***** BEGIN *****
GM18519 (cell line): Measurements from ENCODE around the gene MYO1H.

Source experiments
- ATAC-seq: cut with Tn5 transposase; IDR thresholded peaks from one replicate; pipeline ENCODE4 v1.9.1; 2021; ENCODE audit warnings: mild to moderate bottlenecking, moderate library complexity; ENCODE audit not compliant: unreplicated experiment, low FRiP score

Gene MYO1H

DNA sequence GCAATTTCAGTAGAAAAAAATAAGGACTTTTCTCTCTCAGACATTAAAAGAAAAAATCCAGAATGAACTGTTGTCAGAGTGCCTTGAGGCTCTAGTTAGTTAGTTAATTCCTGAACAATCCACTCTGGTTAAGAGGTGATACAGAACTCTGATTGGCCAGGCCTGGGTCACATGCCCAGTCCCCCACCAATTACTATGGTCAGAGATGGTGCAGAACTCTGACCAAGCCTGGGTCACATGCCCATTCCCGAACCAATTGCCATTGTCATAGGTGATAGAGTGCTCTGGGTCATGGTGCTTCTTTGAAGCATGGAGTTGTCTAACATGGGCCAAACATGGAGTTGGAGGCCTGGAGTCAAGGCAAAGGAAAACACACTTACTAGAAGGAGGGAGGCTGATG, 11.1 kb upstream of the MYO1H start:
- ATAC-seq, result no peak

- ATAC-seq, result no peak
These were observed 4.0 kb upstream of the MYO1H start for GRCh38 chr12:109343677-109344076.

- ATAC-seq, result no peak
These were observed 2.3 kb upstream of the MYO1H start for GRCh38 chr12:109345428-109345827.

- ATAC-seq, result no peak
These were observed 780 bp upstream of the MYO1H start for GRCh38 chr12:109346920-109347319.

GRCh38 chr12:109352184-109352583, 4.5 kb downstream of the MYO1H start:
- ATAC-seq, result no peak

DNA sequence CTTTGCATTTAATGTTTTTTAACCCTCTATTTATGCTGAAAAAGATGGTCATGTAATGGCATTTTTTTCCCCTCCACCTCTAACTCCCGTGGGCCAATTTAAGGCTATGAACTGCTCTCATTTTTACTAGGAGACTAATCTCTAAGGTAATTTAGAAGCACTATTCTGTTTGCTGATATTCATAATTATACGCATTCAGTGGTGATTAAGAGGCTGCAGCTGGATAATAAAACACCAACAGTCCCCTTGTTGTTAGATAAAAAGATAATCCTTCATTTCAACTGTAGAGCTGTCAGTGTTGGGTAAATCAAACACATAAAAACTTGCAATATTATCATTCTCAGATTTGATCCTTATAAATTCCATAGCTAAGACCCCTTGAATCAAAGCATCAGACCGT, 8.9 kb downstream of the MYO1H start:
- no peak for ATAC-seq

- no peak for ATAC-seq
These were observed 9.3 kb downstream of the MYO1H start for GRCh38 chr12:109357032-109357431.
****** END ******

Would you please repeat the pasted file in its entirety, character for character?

GM18519 (cell line): Measurements from ENCODE around the gene MYO1H.

Source experiments
- ATAC-seq: cut with Tn5 transposase; IDR thresholded peaks from one replicate; pipeline ENCODE4 v1.9.1; 2021; ENCODE audit warnings: mild to moderate bottlenecking, moderate library complexity; ENCODE audit not compliant: unreplicated experiment, low FRiP score

Gene MYO1H

DNA sequence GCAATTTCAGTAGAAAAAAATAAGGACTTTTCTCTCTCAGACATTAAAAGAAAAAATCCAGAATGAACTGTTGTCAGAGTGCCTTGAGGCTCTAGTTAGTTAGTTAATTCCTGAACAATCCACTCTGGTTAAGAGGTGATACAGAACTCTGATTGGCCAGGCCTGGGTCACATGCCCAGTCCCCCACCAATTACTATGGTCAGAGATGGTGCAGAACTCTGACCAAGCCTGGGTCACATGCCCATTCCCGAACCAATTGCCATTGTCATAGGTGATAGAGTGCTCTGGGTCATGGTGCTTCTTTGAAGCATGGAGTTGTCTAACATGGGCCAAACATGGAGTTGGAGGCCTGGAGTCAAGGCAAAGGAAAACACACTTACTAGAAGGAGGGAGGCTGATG, 11.1 kb upstream of the MYO1H start:
- ATAC-seq, result no peak

- ATAC-seq, result no peak
These were observed 4.0 kb upstream of the MYO1H start for GRCh38 chr12:109343677-109344076.

- ATAC-seq, result no peak
These were observed 2.3 kb upstream of the MYO1H start for GRCh38 chr12:109345428-109345827.

- ATAC-seq, result no peak
These were observed 780 bp upstream of the MYO1H start for GRCh38 chr12:109346920-109347319.

GRCh38 chr12:109352184-109352583, 4.5 kb downstream of the MYO1H start:
- ATAC-seq, result no peak

DNA sequence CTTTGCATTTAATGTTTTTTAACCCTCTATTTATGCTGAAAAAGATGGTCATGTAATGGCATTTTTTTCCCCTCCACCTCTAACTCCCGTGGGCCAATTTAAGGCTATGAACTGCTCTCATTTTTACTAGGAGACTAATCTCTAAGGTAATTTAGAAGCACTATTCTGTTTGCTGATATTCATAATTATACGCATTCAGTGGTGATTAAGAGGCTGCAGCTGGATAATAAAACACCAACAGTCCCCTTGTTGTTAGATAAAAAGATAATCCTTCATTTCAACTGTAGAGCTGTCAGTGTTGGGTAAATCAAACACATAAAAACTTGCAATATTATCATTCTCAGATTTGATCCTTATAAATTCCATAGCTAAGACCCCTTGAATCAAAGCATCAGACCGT, 8.9 kb downstream of the MYO1H start:
- no peak for ATAC-seq

- no peak for ATAC-seq
These were observed 9.3 kb downstream of the MYO1H start for GRCh38 chr12:109357032-109357431.